(Updated: July 11) Hot on the heels of last month’s joint Wellesley Board of Selectmen/Planning Board meeting on a new proposal for a 95-unit housing development off of Linden Street that brought concerned neighbors out in force, a new proposal for a 44-unit condo complex on 135 Great Plain Ave., will be up for discussion at a July 10 Planning meeting (see Wellesley Public Media video below).
Both of these proposed projects, as well as a renewed one at 680 Worcester St., that appeared to have fizzled out last year, are 40B projects that include relatively affordable housing in exchange for looser zoning treatment by the town.
The potential 40B project at 135 Great Plain Ave. (Rte. 135 toward the dump) would replace a previously approved project by developer Northland to divvy up 12 acres on Great Plain Avenue among 12 single-family homes that likely would have been of the multi-million dollar variety. Northland now wants to build more than 3 times as many units at the Great Plain Avenue parcel, but in a condo and townhouse configuration that would include affordable units. As explained in a letter from a Northland VP, it turns out the company doesn’t think the previous plan is financially viable enough either for itself or 10 other developers given a chance to buy the permitted project.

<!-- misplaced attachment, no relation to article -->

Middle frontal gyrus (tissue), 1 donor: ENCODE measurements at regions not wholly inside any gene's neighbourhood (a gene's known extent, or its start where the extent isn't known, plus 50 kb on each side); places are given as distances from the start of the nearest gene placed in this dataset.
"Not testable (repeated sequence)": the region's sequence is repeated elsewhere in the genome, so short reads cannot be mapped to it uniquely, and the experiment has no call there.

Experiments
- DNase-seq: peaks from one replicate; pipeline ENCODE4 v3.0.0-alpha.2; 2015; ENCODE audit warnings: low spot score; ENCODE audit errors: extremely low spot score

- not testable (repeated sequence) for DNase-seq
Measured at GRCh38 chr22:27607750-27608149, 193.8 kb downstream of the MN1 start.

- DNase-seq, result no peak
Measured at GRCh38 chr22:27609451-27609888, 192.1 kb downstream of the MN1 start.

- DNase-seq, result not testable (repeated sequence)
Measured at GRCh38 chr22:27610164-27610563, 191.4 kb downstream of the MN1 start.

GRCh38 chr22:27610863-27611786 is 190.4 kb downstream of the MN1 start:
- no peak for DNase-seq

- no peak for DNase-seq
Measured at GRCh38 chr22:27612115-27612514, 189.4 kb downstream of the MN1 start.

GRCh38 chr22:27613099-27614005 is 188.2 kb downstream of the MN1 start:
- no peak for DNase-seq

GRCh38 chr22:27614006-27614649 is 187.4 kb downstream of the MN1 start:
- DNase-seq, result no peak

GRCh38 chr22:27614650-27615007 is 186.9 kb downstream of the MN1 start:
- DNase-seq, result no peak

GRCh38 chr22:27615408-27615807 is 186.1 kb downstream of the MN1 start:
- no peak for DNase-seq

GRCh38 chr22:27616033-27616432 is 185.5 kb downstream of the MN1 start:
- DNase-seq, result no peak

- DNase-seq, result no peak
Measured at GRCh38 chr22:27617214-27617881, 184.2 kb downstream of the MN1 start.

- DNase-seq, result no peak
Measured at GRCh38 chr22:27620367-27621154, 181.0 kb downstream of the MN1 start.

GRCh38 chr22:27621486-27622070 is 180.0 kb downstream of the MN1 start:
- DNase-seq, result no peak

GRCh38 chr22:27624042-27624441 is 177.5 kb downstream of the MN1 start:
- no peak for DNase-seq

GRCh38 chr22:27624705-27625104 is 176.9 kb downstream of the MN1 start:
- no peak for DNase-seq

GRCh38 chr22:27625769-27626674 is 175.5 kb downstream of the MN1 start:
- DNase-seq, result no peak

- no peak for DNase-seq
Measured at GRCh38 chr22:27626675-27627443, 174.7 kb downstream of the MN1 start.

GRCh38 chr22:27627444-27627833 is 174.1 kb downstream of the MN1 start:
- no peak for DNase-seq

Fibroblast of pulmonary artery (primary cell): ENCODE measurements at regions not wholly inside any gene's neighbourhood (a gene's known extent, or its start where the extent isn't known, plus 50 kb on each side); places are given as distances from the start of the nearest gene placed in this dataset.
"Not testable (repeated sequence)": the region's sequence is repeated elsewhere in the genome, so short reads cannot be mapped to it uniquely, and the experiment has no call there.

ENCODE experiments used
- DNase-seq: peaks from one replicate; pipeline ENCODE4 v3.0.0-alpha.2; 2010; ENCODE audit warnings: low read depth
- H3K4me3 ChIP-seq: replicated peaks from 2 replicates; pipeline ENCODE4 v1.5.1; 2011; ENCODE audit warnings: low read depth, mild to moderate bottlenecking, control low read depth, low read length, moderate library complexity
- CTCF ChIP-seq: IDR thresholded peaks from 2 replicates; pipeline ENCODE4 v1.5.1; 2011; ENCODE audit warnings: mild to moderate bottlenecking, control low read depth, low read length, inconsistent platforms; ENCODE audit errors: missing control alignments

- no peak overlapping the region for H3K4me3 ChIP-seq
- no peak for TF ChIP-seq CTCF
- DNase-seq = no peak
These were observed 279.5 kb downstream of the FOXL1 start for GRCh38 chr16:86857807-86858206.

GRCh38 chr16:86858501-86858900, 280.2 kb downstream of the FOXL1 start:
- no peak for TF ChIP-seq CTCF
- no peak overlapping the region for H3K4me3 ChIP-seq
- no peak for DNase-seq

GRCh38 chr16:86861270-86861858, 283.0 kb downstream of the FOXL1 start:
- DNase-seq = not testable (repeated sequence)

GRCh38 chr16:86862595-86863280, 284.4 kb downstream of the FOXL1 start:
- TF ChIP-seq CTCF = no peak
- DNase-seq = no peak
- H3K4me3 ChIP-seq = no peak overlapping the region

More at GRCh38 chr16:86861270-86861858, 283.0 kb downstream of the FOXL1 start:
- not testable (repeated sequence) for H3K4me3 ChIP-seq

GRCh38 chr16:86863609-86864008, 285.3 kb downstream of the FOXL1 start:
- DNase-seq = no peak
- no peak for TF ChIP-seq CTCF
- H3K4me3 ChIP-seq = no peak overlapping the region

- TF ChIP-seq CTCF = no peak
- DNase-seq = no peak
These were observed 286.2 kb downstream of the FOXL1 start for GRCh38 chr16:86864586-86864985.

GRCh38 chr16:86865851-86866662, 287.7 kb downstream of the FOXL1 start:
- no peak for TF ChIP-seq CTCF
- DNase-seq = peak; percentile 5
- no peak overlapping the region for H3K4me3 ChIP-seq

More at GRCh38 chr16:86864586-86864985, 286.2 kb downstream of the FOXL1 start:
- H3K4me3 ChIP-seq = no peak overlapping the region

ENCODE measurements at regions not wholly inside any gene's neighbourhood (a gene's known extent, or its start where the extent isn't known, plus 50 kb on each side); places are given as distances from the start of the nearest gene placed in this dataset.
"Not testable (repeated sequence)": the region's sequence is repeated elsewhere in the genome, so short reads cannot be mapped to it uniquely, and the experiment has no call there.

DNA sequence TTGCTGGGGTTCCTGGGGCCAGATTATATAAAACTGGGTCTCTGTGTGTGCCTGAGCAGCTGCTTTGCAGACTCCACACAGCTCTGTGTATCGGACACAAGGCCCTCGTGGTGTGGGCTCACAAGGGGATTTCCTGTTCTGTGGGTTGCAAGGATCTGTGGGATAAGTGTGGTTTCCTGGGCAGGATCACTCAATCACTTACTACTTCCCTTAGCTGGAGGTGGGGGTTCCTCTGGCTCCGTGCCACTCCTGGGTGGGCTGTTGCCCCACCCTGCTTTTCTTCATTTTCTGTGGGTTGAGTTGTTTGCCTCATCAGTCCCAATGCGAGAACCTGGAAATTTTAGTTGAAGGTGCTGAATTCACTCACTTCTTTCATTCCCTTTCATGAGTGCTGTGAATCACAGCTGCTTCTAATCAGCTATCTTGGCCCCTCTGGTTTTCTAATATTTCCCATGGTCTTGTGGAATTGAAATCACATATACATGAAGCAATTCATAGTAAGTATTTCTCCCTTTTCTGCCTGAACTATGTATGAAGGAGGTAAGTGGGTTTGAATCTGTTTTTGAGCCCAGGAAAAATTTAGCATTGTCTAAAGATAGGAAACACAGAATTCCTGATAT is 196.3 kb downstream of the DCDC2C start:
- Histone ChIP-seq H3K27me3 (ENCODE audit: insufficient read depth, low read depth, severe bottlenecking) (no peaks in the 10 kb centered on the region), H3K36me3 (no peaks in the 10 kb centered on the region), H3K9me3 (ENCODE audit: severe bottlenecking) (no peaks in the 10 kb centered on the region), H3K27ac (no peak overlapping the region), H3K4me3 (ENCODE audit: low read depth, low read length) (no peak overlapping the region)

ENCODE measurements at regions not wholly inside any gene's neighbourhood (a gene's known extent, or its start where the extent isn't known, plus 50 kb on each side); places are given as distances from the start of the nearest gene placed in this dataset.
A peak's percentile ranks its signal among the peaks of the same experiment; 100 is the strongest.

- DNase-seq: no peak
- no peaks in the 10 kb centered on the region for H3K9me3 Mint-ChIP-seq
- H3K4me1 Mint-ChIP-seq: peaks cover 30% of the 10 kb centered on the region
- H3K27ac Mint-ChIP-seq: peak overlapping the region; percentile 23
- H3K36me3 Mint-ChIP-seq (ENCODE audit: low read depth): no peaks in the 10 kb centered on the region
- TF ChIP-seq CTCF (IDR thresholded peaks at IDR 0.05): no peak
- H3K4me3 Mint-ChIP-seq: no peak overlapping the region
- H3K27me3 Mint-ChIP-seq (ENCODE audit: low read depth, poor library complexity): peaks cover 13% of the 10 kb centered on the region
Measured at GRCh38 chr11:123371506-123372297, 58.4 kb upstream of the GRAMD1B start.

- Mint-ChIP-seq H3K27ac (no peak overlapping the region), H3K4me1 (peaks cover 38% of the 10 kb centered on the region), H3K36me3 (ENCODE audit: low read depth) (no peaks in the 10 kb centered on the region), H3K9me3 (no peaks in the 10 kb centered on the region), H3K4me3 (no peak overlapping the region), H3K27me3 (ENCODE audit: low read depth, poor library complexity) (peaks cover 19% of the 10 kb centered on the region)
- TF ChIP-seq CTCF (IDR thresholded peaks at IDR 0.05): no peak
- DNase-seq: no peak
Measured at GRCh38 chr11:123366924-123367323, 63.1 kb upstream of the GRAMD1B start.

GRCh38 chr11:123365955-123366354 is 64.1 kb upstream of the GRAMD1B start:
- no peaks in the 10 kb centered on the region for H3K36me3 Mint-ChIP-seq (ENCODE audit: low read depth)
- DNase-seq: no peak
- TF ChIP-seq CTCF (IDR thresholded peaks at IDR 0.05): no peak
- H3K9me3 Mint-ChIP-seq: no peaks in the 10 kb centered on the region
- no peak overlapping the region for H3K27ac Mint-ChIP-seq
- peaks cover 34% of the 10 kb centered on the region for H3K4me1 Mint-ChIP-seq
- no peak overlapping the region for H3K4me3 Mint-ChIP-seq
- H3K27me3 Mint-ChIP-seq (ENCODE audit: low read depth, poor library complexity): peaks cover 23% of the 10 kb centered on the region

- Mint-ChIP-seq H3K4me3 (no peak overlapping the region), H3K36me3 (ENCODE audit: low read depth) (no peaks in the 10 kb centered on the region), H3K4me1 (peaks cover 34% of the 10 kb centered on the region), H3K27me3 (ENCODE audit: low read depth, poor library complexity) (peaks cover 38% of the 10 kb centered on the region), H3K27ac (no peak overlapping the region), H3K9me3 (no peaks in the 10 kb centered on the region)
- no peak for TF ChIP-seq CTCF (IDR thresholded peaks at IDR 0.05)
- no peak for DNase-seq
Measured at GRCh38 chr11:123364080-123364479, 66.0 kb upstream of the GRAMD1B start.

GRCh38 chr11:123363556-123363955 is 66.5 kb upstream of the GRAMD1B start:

Northland’s spin on the potential new 40B project, which would sit in the Fiske Elementary School district, is that it would be in line with housing recommendations in Wellesley’s comprehensive plan and protect open space designated under the existing project plan.
“The new community will create a diversity of housing that is much needed in Wellesley. More specifically, the majority of homes will be thoughtfully designed to meet the housing needs of ‘older homeowners wishing to downsize, but with no alternative available locally’,” according to Northland.
While some residents who live nearby are lamenting that they hadn’t heard a peep about the new plan until this week and that the Monday night meeting is taking place while many might be away on vacation, it sounds as though there could still be a strong showing at the meeting now that word is getting out.